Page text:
Negotiators for the government and the Revolutionary Armed Forces of Colombia-People's Army have been in discussions for a year in Havana, The Christian Science Monitor reported. The partial draft agreement announced Wednesday is the second in the talks.
Christian Voelkel of the International Crisis Group told the Monitor that Wednesday's agreement is the first where the FARC has agreed to give up its armed struggle and the government has recognized its members should be able to fight for their goals within the system.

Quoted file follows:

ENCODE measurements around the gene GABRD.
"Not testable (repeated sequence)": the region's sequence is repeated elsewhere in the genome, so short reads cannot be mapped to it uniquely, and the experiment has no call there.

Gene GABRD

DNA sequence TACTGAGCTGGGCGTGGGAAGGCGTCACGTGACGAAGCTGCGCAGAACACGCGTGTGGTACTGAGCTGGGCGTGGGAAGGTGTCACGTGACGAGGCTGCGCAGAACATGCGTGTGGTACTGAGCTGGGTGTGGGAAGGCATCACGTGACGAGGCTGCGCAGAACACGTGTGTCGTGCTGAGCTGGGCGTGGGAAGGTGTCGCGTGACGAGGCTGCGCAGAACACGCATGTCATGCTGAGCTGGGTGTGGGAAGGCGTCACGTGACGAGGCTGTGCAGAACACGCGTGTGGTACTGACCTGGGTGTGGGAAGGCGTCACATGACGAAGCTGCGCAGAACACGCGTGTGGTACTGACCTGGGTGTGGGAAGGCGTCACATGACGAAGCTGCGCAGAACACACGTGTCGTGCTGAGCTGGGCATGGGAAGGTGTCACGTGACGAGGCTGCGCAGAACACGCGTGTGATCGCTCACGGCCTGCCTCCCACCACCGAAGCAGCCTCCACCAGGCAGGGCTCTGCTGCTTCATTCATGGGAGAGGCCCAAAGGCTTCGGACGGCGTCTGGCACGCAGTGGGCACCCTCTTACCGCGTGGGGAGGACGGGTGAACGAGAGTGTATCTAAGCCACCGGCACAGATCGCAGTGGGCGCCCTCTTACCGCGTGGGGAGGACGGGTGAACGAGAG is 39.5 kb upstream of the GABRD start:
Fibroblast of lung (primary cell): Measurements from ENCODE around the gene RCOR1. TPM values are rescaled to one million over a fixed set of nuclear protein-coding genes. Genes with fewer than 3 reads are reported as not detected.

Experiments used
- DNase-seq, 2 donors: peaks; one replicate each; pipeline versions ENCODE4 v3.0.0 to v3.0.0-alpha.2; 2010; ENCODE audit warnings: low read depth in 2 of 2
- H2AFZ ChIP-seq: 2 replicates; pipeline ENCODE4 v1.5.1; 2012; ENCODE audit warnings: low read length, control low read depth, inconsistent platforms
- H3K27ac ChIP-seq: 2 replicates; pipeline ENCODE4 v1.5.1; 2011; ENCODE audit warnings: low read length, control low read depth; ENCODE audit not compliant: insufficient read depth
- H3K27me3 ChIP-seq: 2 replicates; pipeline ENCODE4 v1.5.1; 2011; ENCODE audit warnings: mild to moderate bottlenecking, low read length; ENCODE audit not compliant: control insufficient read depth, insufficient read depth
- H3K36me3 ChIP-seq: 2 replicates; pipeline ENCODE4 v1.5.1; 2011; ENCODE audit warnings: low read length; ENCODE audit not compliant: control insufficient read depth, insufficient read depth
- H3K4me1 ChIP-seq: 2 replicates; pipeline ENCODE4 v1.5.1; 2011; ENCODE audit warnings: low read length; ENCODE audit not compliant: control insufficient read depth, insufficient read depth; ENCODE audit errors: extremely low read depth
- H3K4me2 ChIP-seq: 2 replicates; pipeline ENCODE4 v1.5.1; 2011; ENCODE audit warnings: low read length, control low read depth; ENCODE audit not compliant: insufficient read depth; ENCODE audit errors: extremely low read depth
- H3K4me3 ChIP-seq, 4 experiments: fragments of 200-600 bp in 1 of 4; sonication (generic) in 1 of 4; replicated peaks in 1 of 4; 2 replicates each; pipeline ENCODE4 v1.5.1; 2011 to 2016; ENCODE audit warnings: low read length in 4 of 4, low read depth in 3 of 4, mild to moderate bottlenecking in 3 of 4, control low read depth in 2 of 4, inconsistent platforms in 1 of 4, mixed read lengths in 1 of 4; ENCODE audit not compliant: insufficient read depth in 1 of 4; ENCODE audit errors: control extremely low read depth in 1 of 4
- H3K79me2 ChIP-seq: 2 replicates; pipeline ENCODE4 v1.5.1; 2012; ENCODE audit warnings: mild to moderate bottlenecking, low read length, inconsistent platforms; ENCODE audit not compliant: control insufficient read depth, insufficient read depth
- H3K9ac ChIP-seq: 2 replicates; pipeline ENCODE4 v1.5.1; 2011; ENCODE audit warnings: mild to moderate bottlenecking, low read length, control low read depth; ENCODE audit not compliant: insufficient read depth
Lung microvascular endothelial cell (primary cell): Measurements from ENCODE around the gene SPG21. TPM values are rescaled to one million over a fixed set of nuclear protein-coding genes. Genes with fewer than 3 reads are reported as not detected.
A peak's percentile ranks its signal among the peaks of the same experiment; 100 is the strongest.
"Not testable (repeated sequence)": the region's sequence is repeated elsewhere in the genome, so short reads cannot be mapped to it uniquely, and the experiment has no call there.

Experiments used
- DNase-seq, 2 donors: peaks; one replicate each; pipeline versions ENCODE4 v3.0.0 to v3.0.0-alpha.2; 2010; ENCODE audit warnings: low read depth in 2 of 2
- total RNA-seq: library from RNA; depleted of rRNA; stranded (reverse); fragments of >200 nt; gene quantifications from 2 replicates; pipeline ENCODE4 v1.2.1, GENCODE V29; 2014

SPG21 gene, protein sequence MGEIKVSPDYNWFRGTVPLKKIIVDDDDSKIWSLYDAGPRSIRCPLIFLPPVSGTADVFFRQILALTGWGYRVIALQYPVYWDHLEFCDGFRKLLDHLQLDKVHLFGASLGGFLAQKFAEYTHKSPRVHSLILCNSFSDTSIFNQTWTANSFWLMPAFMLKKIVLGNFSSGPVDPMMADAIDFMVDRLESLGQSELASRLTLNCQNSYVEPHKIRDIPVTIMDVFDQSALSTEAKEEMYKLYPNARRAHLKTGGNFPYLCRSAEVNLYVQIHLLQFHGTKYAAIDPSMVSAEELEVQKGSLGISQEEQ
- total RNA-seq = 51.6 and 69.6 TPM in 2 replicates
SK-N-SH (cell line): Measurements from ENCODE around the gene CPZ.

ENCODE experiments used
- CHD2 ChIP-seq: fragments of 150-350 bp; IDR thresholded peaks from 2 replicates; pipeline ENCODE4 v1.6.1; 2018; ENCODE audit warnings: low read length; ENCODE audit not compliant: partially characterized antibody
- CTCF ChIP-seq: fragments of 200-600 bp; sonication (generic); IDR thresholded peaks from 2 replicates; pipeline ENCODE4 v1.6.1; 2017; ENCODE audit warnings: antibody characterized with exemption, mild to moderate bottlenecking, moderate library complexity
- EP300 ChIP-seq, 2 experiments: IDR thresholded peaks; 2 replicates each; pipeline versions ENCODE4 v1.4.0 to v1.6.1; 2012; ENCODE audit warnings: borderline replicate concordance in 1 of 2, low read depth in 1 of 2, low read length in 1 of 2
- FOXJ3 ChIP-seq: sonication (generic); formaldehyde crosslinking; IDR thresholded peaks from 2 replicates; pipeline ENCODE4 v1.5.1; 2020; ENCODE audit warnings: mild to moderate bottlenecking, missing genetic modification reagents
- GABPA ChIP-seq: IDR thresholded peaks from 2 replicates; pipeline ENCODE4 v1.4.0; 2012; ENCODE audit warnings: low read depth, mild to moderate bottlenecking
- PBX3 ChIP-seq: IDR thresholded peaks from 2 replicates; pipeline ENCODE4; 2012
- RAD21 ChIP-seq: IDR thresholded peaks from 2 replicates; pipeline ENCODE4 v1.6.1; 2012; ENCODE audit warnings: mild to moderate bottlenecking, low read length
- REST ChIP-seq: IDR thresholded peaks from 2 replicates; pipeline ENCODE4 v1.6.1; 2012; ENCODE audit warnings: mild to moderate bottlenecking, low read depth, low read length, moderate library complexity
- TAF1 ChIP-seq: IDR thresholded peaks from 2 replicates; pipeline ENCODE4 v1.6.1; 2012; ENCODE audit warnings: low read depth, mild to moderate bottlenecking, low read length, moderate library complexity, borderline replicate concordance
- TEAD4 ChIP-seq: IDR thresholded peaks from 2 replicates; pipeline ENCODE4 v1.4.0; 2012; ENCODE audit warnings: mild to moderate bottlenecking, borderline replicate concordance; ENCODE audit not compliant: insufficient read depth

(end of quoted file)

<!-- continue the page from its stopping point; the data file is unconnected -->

"This agreement forms the backbone of constructing a sustainable peace," Voelkel said. "The process is really about tuning opponents to the political system into stakeholders in it."
Voelkel predicted the current talks will be more successful than previous efforts to reach a political settlement. The most recent one ended in 2002 after four years of negotiations.
"The costs of exiting for both parties at this point are prohibitive," he said.
The FARC, the acronym for the group's Spanish name, has been fighting a guerrilla war in Colombia since 1964, saying it is working on behalf of rural peasants. The group uses kidnapping and drug trafficking to finance its operations.